Myths About H1-B Visas
Employers that are having difficulty attracting qualified employees to fill a specialized occupation will sometimes sponsor foreign workers on H1-B visas. The vast majority of the time, both the employer and the foreign worker are satisfied with this mutually beneficial arrangement. Unfortunately, this arrangement does not always work out and the intersection of labor law and immigration law has given rise to several myths about how a H1-B Visa worker is different than other employees.
Myth 1: An employer can’t fire an H1-B worker
The H1-B worker can be terminated or can resign in the same fashion as other employees. While there are additional considerations, discussed below, there is no requirement for the employer to “park” the employee, or continue to pay him, for the duration of the employee’s visa.
Myth 2: An H1-B worker’s separation from employment is the same as other employee’s
The H1-B worker has been sponsored to be in this country by the employer, and their employment is a condition of their remaining in this country; as such, when the H1-B worker separates from employment whether by termination of resignation, the employer must notify the U.S. Citizenship and Immigration Services. This notification should be made by certified letter to the service center that approved the H1-B petition.
Myth 3: The employer has to pay all the moving costs to return the H1-B worker home
The employer is responsible for offering a plane ticket, or the reasonable costs of physically returning the H1-B worker to his last country of residence, if the H1-B worker is terminated. The employer is not responsible for moving costs, not responsible for relocating family members, and not responsible for any costs if the H1-B worker resigns.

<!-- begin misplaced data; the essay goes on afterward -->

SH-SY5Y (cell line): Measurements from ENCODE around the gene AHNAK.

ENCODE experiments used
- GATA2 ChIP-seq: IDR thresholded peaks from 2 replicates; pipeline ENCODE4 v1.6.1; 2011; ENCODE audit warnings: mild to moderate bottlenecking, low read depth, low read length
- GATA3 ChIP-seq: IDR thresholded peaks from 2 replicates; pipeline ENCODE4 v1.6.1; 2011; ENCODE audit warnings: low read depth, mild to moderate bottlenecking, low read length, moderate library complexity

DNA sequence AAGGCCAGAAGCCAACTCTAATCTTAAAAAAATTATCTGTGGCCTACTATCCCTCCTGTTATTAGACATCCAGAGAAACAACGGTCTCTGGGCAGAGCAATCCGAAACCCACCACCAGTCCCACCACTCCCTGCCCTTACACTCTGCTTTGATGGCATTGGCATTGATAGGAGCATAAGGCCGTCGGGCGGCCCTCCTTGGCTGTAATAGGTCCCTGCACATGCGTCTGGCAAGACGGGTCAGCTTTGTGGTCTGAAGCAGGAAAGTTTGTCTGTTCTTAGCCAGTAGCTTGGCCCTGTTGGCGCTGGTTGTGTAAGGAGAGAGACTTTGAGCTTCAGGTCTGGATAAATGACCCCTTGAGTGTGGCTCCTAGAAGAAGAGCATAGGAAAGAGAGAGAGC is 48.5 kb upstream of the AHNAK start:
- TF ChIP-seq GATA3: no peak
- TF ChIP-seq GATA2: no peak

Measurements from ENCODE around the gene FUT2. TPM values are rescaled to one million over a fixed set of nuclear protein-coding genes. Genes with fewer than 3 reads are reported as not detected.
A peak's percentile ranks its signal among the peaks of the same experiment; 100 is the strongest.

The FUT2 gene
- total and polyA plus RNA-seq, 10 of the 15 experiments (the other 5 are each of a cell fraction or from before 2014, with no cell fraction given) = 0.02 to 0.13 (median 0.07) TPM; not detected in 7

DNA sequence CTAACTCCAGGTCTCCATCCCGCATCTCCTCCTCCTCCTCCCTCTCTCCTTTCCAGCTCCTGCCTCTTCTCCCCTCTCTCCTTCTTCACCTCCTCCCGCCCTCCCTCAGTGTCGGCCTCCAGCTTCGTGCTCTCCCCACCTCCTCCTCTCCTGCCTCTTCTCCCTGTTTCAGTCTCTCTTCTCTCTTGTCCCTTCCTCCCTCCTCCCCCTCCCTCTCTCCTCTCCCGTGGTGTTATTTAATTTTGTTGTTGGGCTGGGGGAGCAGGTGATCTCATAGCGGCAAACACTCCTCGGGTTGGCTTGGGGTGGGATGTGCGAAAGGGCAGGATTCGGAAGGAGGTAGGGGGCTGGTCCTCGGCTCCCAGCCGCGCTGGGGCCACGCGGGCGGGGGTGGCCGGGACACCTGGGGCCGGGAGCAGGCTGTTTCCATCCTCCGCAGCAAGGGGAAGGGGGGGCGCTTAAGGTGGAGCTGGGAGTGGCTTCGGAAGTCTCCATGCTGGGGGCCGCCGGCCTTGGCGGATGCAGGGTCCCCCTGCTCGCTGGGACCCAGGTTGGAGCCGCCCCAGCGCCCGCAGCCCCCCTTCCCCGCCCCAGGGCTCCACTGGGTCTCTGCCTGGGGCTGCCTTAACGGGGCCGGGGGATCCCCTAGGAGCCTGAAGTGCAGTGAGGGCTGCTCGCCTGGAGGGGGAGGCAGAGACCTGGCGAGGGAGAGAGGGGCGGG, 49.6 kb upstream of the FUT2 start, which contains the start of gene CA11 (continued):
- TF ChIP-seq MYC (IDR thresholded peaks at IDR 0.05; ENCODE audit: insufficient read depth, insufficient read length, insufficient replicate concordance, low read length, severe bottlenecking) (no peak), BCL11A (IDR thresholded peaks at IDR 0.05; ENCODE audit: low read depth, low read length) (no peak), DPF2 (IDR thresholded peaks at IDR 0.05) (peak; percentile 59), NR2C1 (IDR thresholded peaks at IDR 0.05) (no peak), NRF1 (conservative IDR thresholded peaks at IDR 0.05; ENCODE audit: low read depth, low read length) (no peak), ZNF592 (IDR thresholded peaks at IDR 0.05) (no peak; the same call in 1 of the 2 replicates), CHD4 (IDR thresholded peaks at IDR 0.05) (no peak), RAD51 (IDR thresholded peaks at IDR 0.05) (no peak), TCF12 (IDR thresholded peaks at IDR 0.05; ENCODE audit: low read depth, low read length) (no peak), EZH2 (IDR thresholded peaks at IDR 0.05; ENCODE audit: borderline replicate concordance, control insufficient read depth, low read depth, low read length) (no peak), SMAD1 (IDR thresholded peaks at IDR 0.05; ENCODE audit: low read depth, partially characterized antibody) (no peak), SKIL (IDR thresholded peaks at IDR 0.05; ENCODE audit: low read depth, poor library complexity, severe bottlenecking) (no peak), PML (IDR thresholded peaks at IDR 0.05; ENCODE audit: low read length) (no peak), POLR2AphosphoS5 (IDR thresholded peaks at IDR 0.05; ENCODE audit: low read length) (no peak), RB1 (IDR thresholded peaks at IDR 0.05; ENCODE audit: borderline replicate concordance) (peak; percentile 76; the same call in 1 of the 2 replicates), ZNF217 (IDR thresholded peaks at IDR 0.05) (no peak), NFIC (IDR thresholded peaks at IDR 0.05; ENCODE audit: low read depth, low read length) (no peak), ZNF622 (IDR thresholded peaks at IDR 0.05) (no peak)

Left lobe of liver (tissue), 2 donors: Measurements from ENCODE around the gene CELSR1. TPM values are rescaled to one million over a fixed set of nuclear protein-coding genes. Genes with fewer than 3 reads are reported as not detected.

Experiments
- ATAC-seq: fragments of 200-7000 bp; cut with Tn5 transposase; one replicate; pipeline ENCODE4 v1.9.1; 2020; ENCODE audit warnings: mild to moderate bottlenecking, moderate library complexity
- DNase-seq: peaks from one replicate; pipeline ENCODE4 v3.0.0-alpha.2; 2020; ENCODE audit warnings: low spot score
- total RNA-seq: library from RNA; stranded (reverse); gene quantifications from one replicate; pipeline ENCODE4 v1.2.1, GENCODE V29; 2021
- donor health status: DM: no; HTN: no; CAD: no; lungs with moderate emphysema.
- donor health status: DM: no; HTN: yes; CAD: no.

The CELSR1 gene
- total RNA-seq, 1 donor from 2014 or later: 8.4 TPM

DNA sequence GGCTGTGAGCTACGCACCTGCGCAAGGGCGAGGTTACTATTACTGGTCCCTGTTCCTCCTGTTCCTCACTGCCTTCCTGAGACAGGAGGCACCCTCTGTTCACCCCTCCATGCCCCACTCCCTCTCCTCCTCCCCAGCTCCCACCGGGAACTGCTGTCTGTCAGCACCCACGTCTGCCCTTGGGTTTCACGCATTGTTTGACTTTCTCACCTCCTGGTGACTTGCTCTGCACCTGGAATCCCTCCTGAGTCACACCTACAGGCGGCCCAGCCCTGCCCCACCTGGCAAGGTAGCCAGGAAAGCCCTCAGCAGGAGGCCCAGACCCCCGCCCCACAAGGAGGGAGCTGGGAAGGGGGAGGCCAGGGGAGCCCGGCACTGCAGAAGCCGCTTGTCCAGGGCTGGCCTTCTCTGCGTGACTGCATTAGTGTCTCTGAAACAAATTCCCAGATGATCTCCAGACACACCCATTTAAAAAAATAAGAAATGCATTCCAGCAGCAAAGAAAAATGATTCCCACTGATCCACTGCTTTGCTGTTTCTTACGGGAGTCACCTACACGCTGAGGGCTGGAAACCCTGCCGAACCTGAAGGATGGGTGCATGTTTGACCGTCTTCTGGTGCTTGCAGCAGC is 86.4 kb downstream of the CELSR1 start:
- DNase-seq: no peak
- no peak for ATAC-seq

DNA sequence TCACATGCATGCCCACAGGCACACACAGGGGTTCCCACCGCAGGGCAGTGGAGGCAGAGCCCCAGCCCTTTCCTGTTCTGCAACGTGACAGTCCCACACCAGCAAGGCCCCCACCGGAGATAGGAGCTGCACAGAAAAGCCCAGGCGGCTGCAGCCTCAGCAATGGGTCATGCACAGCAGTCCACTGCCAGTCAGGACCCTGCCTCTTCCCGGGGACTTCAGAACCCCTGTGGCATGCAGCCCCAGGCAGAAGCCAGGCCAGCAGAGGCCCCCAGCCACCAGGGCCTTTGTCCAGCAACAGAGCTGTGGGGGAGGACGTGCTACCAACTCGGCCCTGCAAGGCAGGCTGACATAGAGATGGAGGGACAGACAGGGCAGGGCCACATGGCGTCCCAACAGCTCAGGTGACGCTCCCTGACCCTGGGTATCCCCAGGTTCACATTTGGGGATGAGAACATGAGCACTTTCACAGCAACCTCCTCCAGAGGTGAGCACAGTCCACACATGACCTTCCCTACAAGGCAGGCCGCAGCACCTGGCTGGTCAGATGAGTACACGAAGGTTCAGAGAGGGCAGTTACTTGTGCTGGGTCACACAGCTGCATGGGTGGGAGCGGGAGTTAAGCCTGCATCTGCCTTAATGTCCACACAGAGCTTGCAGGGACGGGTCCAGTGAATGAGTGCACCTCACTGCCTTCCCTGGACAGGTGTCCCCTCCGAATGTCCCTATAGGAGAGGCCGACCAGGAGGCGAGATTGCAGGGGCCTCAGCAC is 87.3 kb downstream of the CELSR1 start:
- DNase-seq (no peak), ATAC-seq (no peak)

Myth 4: There is no liability for firing an H1-B worker
The Department of Labor has determined that the employer is liable for the full wages of the H1-B worker until the expiration of their visa unless the employer notifies the U.S. Citizenship and Immigration Services to revoke their visa, and, in case of termination, offers the reasonable cost of transportation home for the H1-B worker. There may be additional concerns involving wages.
Myth 5: The H1-B worker has a grace period to seek new employment in the United States
There is no grace period; the H1-B worker is out of status as soon as the employment relationship ends. An employer who has an amicable relationship with the H1-B worker might want to allow the H1-B worker time to find a new petitioning employer, but during that time the employer is liable for the full amount of the H1-B worker’s salary.
H1-B workers can be beneficial to employers, but there are many issues involved when an H1-B worker separates from employment, whether through termination or resignation. Each individual circumstance presents different challenges, and employers should consult with counsel to determine the appropriate course of action.